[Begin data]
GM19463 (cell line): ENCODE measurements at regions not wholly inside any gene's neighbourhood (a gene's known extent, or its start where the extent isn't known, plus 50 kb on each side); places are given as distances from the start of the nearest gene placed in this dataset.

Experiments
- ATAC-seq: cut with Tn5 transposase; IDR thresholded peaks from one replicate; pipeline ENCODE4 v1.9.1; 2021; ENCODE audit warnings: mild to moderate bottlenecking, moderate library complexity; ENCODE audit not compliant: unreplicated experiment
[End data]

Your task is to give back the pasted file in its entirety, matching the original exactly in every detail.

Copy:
GM19463 (cell line): ENCODE measurements at regions not wholly inside any gene's neighbourhood (a gene's known extent, or its start where the extent isn't known, plus 50 kb on each side); places are given as distances from the start of the nearest gene placed in this dataset.

Experiments
- ATAC-seq: cut with Tn5 transposase; IDR thresholded peaks from one replicate; pipeline ENCODE4 v1.9.1; 2021; ENCODE audit warnings: mild to moderate bottlenecking, moderate library complexity; ENCODE audit not compliant: unreplicated experiment